The twin giants of Italian finance and industry have joined forces in a stunning deal this weekend, to create the country's second-largest industrial conglomerate out of the ruins of two high-profile loss-making companies.
The typically audacious merger swung the spotlight back onto the deal- making powers of the two men who reign over Italian business: Gianni Agnelli, veteran chairman of the Fiat empire, and Enrico Cuccia, patriarch of the shadowy, but extraordinarily influential investment bank, Mediobanca.
On one side of the merger is Ferruzzi Finanziaria, the vast Italian chemical and agricultural holding company that nearly collapsed in a wave of corruption scandals two years ago and has been surviving on a financial life-support system provided by a consortium of prominent banks ever since. On the other is Gemina, a high-profile investment company part-owned by such big names as Fiat and the insurance concern Generali, which posted a loss of L262bn lire (about pounds 100m) last year.
Out of these seemingly unpromising base metals, Italy's two masterdealers have struck gold with a highly complex merger that will create a private industrial colossus with an annual turnover forecast at around L40trn (pounds 16bn).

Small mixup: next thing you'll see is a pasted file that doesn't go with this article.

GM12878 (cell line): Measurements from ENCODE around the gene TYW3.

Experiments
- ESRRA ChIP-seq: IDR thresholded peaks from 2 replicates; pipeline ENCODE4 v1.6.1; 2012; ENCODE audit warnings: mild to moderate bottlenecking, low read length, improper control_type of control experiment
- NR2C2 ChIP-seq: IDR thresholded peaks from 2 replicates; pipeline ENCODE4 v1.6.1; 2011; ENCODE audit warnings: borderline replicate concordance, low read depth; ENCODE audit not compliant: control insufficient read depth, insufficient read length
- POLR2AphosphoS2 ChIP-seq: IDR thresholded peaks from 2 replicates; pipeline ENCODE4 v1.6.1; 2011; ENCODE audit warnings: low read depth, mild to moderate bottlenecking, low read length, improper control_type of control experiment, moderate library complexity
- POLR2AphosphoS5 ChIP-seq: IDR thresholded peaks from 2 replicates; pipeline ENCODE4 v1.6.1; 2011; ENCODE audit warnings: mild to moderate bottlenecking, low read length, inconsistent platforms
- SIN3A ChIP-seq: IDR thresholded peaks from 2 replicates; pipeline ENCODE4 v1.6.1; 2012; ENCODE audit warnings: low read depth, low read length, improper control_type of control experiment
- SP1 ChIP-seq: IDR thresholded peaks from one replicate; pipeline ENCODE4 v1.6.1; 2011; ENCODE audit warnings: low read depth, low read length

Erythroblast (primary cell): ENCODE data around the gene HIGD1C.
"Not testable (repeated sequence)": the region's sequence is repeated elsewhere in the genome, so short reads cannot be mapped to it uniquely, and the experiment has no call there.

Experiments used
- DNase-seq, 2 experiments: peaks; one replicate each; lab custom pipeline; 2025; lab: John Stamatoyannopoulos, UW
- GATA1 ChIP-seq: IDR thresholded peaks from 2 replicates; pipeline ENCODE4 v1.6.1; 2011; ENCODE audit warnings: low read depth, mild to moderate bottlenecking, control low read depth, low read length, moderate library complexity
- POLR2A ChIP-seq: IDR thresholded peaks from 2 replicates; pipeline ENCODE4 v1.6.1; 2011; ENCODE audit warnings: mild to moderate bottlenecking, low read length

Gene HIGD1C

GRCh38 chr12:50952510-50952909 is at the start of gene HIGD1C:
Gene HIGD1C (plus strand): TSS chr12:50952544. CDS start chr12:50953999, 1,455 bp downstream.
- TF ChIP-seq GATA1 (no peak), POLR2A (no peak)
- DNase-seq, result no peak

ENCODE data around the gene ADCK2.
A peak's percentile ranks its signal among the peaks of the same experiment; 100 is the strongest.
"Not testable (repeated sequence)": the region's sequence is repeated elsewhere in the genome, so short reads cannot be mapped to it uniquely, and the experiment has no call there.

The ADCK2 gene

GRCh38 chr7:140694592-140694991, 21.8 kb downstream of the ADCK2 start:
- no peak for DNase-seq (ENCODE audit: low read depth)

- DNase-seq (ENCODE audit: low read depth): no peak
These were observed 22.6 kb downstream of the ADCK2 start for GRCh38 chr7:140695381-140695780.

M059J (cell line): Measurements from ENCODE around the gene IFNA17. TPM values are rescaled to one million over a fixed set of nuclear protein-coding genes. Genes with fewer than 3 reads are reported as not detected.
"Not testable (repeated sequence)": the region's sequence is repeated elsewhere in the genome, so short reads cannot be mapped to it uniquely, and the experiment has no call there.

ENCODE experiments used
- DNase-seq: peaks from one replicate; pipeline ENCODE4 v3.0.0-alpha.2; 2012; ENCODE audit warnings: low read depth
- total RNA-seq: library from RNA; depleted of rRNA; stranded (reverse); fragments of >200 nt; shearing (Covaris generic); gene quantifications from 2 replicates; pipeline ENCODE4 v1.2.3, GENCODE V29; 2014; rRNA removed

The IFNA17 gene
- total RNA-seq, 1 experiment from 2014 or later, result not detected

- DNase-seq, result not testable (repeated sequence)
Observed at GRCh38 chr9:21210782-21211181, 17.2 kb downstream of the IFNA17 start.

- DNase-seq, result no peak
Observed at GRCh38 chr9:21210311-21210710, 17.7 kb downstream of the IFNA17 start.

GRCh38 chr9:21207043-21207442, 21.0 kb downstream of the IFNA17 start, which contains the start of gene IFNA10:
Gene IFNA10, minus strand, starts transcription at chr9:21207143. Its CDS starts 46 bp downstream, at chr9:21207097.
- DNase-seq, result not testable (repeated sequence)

The new conglomerate, which has already nicknamed "Super-Gemina" in the Italian press following the announcement of the deal late last Friday, will include an expanded version of Montedison, the country's biggest chemical concern, as well as interests in pharmaceuticals, electricity, textiles, construction, insurance, food and publishing.
In any other country the extraordinary web of asset swaps involved in such a deal would have been subject to endless scrutiny by government ministers, lawyers, accountants, merchant banks and anti-trust bodies.
Since it was Italy, though, the manoeuvre was largely down to two men whose business influence has no parallel in other major industrial countries. Hardly a significant deal is struck without the approval of Mediobanca.
Characteristically, Mr Agnelli and Mr Cuccia have wrought their deal to save Ferruzzi among friends, the so-called "salotto buono" or salon of Italian business.
Thus Fiat has propped up Montedison by "giving" it two of its chemicals- related concerns - the artificial fibres company Snia Fibre and its sister firm Caffaro. Moreover, both Fiat and Mediobanca will be represented in the new conglomerate with shareholdings of eight per cent each.
The deal has sparked a furious debate about the wisdom of creating conglomerates at a time when most leading multinationals are trying to scale down and concentrate on their core businesses. It also constitutes something of a humiliation for Italy's political class, which had nothing to do with it and - given the enormous personal power of Mr Cuccia and Mr Agnelli - is unlikely to do much intervening at this stage.